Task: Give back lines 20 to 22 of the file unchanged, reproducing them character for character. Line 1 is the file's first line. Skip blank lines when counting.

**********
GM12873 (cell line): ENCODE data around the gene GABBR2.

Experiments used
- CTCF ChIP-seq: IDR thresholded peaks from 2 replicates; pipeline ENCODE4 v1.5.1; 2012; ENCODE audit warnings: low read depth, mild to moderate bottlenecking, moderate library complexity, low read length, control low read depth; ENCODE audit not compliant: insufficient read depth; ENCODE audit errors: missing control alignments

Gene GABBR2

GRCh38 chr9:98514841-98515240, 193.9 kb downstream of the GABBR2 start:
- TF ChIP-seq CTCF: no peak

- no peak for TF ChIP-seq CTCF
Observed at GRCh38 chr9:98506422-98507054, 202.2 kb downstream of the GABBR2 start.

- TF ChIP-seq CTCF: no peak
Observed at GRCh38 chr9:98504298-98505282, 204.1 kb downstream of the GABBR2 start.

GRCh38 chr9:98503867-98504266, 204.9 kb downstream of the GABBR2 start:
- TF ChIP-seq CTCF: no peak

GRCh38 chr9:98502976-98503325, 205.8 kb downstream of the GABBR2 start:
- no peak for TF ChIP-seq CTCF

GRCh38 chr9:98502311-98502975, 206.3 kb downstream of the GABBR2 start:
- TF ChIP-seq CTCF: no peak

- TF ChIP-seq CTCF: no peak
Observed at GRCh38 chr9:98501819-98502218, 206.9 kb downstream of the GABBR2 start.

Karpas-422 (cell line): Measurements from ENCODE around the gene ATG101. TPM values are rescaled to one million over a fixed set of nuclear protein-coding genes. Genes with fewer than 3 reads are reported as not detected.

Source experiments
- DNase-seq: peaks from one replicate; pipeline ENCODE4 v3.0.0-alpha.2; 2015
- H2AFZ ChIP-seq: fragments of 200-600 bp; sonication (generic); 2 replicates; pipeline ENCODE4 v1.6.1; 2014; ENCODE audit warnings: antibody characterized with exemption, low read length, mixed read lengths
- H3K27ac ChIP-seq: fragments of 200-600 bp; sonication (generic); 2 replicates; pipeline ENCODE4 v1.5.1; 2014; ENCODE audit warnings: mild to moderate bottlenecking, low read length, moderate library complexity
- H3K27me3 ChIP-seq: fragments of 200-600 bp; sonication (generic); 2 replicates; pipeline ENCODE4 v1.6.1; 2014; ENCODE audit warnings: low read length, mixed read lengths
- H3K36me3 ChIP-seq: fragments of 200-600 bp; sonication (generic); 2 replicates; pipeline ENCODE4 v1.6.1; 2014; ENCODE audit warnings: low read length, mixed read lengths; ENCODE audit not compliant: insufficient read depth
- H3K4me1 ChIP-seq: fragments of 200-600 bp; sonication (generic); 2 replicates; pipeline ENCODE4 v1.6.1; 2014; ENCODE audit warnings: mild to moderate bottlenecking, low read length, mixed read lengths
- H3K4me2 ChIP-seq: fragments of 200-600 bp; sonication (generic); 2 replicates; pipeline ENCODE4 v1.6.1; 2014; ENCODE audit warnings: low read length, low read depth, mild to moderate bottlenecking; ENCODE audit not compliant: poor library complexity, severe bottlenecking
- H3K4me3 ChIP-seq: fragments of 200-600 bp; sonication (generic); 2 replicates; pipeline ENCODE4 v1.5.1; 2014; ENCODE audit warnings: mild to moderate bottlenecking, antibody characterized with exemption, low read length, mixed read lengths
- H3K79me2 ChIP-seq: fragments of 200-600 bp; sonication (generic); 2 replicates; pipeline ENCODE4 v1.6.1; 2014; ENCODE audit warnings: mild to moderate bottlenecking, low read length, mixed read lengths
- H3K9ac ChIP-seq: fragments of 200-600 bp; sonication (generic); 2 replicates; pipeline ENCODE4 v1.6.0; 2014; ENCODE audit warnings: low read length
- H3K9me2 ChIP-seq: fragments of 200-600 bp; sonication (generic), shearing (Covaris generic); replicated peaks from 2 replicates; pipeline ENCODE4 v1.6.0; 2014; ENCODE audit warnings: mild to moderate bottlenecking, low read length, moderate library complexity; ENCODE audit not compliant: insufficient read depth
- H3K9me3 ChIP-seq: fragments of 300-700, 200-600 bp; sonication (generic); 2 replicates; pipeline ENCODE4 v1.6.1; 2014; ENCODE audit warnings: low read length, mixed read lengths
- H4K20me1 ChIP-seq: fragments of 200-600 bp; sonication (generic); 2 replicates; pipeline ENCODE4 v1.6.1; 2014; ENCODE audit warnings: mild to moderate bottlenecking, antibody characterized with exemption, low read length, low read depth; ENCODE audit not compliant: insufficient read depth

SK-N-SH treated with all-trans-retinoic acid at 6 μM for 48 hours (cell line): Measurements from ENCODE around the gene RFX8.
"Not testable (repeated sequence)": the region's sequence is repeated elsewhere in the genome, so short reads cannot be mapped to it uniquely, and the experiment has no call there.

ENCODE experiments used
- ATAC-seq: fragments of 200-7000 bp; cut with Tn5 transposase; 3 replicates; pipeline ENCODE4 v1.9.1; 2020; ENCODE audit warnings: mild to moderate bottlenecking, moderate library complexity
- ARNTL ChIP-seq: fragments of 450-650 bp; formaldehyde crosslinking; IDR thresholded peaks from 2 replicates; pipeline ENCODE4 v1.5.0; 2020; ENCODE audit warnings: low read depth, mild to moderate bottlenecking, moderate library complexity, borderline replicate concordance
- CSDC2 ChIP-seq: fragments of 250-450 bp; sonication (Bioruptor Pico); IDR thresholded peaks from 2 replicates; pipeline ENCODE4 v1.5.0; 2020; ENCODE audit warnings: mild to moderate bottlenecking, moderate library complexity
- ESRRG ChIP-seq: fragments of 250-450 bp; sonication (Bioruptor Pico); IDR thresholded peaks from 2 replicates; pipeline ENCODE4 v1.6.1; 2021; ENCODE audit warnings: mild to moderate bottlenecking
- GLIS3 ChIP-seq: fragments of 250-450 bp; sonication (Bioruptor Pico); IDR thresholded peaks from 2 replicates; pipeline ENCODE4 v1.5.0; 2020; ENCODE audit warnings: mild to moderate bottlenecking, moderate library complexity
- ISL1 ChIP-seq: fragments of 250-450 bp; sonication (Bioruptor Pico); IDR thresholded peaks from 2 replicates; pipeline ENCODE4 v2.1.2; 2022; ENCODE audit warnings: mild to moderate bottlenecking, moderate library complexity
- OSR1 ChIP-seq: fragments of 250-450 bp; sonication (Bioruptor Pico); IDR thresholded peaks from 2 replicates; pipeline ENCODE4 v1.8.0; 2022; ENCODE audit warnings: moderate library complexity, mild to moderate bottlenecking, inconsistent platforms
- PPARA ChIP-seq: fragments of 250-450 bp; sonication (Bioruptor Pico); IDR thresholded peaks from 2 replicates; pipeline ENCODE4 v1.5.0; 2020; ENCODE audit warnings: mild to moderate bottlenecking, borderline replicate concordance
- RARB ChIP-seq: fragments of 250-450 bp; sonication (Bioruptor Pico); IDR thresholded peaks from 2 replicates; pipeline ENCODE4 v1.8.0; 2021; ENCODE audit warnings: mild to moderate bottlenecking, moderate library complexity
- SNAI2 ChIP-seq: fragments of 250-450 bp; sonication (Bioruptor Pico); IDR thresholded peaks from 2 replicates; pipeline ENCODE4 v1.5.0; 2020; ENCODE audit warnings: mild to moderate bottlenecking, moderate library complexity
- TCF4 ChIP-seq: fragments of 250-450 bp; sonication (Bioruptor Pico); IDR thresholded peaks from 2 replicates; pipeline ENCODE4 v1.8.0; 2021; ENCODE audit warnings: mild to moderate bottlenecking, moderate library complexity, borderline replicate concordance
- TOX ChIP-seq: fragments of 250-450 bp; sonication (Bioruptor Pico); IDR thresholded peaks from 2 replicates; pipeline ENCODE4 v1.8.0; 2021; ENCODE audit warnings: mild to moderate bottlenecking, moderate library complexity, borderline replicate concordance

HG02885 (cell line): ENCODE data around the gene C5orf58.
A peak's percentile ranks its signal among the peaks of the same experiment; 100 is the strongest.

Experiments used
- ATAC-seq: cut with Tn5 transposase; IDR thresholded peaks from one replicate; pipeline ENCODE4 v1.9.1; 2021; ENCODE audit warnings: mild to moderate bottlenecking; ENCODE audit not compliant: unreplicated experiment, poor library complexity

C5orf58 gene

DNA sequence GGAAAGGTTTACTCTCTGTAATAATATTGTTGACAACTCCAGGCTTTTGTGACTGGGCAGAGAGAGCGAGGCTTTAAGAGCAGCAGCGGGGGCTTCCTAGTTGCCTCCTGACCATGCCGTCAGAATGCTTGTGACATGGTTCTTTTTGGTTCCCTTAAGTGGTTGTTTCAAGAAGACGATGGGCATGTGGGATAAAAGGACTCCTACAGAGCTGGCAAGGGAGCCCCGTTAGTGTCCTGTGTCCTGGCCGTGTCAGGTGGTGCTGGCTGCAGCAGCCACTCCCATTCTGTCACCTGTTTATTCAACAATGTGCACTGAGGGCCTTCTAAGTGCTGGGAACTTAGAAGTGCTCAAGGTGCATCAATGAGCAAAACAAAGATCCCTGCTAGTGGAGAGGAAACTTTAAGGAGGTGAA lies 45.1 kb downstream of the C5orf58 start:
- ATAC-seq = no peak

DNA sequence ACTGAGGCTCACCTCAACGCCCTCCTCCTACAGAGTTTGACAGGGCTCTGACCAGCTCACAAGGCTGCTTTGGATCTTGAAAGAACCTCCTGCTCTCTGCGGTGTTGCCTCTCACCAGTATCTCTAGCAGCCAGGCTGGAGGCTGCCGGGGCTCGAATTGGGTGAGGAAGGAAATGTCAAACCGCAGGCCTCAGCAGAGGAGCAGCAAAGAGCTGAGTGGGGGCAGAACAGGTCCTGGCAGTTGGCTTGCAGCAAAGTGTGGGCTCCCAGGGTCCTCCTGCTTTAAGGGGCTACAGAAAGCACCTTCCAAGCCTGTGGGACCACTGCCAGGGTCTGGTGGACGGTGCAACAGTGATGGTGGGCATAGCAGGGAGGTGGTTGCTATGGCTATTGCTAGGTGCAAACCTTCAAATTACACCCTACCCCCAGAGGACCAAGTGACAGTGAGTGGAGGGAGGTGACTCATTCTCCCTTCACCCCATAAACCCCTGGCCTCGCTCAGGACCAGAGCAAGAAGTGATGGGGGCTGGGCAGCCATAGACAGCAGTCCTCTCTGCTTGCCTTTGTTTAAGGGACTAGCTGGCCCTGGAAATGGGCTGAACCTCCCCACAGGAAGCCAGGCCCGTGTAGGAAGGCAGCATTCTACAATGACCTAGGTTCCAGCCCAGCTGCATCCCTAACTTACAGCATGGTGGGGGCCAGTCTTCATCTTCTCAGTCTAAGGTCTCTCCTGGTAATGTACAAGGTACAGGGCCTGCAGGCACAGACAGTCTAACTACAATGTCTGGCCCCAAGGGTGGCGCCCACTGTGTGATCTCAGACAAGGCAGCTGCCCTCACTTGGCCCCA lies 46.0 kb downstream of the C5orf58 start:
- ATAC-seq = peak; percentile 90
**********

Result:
Source experiments
- DNase-seq: peaks from one replicate; pipeline ENCODE4 v3.0.0-alpha.2; 2015
- H2AFZ ChIP-seq: fragments of 200-600 bp; sonication (generic); 2 replicates; pipeline ENCODE4 v1.6.1; 2014; ENCODE audit warnings: antibody characterized with exemption, low read length, mixed read lengths